Yes, the premise is ridiculous.  But to its credit, the movie itself realizes that it’s a ridiculous premise and aims the entire movie at, well, being ridiculous.  One of the earliest characters introduced is an utterly ridiculous fortune teller who plays a role in the action and yet is more comedic than dramatic.  Over and over again the movie goes out of its way to be funny and highlight that this is not meant to be a serious movie.

However, where it fails is that it doesn’t quite commit to just being a parody.  Now, it might just be a sign of the times, as the movie was made in 1989 and we didn’t have at least as many of the full-on and complete horror parodies that we’ve seen since (Scary Movie, for example) that are just all-humour, all-the-time, so the movie is funny but has large sections that are more serious and standard for horror movies of the time.  But the premise is too ridiculous to sustain that, so it gets a bit boring and I found myself really wishing that the movie would get back to trying to be funny.  The movie isn’t very long, but those segments made it feel longer than it actually was.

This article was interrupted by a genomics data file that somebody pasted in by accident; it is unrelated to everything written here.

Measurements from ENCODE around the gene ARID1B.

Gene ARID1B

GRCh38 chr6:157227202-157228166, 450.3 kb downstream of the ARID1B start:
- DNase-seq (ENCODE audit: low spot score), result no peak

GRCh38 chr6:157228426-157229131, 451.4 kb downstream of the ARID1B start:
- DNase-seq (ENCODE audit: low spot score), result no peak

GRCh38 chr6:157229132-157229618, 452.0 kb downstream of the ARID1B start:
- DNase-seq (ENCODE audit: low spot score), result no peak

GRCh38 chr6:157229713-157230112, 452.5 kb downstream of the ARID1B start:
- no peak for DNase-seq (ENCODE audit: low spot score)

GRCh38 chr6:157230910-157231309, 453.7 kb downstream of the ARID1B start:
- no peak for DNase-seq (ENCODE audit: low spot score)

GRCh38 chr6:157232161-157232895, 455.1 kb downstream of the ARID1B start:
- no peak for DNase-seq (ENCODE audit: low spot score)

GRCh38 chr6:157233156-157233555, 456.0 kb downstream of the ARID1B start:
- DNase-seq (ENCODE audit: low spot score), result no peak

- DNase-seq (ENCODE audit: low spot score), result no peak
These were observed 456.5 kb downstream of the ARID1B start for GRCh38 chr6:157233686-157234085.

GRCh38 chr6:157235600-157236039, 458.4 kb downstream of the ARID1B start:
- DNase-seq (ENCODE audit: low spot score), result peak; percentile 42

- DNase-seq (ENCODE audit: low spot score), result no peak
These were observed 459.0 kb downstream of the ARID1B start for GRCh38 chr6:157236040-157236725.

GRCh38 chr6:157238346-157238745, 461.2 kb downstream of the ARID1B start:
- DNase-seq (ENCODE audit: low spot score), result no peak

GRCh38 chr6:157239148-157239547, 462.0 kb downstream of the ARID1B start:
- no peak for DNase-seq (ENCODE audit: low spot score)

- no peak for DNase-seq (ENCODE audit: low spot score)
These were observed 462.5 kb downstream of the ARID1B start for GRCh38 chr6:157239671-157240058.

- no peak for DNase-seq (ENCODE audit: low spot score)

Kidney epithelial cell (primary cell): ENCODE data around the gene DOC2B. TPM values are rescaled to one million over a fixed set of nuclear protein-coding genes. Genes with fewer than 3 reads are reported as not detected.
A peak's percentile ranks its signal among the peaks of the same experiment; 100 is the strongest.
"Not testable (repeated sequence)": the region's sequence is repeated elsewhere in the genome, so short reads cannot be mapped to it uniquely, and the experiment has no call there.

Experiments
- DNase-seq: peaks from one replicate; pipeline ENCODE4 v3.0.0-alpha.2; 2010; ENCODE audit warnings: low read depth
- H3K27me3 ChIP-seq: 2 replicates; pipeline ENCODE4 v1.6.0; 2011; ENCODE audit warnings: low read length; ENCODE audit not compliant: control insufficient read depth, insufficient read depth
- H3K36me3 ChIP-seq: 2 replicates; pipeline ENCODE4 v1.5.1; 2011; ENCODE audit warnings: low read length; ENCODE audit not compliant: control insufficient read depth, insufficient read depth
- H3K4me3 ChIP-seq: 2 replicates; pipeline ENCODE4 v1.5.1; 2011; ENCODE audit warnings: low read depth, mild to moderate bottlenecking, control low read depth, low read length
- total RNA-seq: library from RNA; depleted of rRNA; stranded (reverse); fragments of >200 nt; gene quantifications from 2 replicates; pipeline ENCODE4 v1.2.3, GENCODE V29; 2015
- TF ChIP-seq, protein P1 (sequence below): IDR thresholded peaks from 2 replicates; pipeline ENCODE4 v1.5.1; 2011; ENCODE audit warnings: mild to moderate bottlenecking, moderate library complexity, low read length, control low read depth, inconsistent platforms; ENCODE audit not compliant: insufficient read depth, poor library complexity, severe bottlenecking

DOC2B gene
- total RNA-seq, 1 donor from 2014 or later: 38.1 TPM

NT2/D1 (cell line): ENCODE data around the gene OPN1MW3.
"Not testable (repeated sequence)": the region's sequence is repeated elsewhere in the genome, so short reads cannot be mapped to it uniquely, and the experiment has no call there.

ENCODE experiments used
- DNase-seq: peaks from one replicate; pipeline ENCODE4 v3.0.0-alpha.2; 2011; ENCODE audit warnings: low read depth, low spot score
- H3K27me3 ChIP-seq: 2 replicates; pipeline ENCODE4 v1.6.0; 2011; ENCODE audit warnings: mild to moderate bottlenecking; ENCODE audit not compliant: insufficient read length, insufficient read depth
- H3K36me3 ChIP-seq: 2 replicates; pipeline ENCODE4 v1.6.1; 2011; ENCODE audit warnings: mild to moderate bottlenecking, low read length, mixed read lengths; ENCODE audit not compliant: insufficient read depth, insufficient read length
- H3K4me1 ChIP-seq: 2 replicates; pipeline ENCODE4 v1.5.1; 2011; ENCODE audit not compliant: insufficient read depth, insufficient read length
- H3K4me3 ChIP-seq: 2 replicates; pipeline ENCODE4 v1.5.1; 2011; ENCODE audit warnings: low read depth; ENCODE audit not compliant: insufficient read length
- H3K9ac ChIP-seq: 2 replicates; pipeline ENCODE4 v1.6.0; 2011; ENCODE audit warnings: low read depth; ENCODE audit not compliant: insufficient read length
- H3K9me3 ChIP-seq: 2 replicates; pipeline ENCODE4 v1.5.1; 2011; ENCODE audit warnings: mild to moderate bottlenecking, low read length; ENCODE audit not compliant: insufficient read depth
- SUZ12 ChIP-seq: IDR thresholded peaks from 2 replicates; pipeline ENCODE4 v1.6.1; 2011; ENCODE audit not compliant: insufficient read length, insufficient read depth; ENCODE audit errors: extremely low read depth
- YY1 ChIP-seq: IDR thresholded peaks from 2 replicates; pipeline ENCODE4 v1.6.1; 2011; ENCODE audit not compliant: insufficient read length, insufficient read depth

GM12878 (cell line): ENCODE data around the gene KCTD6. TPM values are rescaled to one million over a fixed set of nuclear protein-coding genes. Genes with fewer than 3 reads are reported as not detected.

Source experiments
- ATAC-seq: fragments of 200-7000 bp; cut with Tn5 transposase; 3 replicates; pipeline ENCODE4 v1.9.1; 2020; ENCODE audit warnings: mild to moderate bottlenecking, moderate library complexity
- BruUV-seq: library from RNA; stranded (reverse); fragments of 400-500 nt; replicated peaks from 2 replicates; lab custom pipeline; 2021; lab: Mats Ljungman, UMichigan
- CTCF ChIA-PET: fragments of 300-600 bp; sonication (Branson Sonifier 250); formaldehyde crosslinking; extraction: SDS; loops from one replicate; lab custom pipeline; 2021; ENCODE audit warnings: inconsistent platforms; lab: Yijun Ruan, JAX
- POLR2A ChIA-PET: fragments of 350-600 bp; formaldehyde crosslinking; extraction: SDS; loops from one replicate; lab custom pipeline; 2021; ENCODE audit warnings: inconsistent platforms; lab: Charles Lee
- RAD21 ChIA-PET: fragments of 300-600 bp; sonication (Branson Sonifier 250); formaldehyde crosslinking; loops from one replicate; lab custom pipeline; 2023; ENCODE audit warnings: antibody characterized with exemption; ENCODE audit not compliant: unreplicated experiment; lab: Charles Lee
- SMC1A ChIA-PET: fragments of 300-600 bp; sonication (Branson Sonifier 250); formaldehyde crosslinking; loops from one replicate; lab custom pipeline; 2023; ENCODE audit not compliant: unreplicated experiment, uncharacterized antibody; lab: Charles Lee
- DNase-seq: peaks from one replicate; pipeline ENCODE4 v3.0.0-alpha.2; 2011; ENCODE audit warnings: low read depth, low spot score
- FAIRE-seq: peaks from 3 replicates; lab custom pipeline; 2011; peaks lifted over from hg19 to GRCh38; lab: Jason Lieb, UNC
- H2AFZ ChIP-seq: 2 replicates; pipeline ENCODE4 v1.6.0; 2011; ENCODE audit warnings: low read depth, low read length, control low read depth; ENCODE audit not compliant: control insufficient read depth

I like the humour parts, and wish that it focused on them more than it does.  I don’t mind the movie and might consider watching it again, but it’s not a movie that I’m likely to watch again anytime soon.

“New Jedi Order” and “Legacy of the Force”: I Like Them

May 5, 2021

So, if you’ve been paying attention to my last few posts talking about the Star Wars megaseries books that I’ve been spending my time re-reading, you might have come to the conclusion that I do, in fact, really like “New Jedi Order” and “Legacy of the Force”, which is a huge contrast to how I feel about “Fate of the Jedi”, which I’ve called “an utter disaster”.